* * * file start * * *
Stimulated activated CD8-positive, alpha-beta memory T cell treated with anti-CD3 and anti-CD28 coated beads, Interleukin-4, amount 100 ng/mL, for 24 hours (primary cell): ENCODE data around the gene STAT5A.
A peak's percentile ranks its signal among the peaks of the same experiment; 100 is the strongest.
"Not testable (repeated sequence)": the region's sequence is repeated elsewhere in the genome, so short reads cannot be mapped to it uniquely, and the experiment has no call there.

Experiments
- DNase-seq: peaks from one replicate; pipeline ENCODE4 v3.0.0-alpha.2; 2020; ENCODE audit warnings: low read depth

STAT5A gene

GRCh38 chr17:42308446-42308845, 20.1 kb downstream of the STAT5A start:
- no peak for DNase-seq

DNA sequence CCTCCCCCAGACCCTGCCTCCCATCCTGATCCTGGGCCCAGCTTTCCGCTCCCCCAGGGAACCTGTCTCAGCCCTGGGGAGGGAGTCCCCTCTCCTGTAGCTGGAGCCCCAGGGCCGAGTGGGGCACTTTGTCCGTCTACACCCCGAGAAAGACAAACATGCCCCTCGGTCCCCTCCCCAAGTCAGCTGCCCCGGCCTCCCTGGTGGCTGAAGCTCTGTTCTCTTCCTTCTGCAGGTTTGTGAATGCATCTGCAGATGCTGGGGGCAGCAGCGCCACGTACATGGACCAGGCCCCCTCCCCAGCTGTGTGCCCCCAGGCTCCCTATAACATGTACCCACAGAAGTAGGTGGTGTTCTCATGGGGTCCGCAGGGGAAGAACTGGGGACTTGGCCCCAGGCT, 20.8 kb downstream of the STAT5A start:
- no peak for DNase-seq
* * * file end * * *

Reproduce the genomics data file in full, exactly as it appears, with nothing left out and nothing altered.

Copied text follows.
Stimulated activated CD8-positive, alpha-beta memory T cell treated with anti-CD3 and anti-CD28 coated beads, Interleukin-4, amount 100 ng/mL, for 24 hours (primary cell): ENCODE data around the gene STAT5A.
A peak's percentile ranks its signal among the peaks of the same experiment; 100 is the strongest.
"Not testable (repeated sequence)": the region's sequence is repeated elsewhere in the genome, so short reads cannot be mapped to it uniquely, and the experiment has no call there.

Experiments
- DNase-seq: peaks from one replicate; pipeline ENCODE4 v3.0.0-alpha.2; 2020; ENCODE audit warnings: low read depth

STAT5A gene

GRCh38 chr17:42308446-42308845, 20.1 kb downstream of the STAT5A start:
- no peak for DNase-seq

DNA sequence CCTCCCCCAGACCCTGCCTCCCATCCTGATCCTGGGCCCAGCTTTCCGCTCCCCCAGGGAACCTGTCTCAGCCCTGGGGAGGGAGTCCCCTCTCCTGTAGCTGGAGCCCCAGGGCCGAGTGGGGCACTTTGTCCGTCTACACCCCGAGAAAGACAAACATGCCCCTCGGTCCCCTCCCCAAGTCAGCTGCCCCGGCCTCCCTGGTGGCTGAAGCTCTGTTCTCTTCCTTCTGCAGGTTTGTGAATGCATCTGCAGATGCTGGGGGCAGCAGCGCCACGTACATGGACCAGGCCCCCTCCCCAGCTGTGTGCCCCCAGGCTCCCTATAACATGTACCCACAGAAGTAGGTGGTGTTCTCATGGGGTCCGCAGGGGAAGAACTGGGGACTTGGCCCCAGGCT, 20.8 kb downstream of the STAT5A start:
- no peak for DNase-seq